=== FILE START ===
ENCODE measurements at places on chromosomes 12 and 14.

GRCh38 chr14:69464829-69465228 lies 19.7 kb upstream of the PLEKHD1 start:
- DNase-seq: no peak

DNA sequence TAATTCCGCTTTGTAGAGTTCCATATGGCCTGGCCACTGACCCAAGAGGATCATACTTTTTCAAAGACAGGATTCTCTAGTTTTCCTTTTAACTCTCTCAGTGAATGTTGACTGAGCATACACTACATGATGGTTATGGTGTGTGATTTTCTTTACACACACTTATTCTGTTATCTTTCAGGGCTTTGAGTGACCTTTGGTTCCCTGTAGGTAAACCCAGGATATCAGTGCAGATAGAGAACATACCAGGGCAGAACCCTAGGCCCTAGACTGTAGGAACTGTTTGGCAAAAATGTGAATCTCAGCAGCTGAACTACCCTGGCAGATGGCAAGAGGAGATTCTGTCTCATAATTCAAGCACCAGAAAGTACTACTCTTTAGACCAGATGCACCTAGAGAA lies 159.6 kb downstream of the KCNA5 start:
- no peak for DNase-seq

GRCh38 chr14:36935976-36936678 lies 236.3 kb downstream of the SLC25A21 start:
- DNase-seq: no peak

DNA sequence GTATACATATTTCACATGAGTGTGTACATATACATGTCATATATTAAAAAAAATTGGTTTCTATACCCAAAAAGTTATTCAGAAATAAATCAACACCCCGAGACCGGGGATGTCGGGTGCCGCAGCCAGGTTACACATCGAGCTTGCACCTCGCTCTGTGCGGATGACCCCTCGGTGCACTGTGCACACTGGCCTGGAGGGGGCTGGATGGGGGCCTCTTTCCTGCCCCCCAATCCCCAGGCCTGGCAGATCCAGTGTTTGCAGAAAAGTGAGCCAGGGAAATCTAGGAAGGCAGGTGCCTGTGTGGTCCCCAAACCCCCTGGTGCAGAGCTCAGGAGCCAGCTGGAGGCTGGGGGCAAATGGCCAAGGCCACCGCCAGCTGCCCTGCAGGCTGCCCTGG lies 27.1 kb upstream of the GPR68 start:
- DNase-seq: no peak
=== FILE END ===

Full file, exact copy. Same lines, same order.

ENCODE measurements at places on chromosomes 12 and 14.

GRCh38 chr14:69464829-69465228 lies 19.7 kb upstream of the PLEKHD1 start:
- DNase-seq: no peak

DNA sequence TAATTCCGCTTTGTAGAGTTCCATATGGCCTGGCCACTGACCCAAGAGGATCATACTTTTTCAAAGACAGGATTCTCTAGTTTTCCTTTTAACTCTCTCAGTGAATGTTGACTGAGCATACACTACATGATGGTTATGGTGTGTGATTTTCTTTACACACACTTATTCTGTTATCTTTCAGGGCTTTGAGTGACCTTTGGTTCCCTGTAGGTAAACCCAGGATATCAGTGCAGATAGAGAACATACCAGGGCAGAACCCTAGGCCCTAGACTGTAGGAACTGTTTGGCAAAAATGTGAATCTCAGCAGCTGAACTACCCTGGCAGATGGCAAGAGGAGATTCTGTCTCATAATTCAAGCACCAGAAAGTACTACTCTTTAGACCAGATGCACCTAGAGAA lies 159.6 kb downstream of the KCNA5 start:
- no peak for DNase-seq

GRCh38 chr14:36935976-36936678 lies 236.3 kb downstream of the SLC25A21 start:
- DNase-seq: no peak

DNA sequence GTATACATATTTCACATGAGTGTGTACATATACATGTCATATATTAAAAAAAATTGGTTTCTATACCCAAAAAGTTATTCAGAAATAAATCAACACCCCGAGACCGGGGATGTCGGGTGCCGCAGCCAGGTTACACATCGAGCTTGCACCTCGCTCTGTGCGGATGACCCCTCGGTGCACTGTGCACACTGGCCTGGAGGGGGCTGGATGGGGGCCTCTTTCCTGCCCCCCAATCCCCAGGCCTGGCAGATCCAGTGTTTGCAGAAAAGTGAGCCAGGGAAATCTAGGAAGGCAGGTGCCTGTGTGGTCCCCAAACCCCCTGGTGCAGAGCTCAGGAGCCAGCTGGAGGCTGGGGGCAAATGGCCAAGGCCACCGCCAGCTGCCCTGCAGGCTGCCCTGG lies 27.1 kb upstream of the GPR68 start:
- DNase-seq: no peak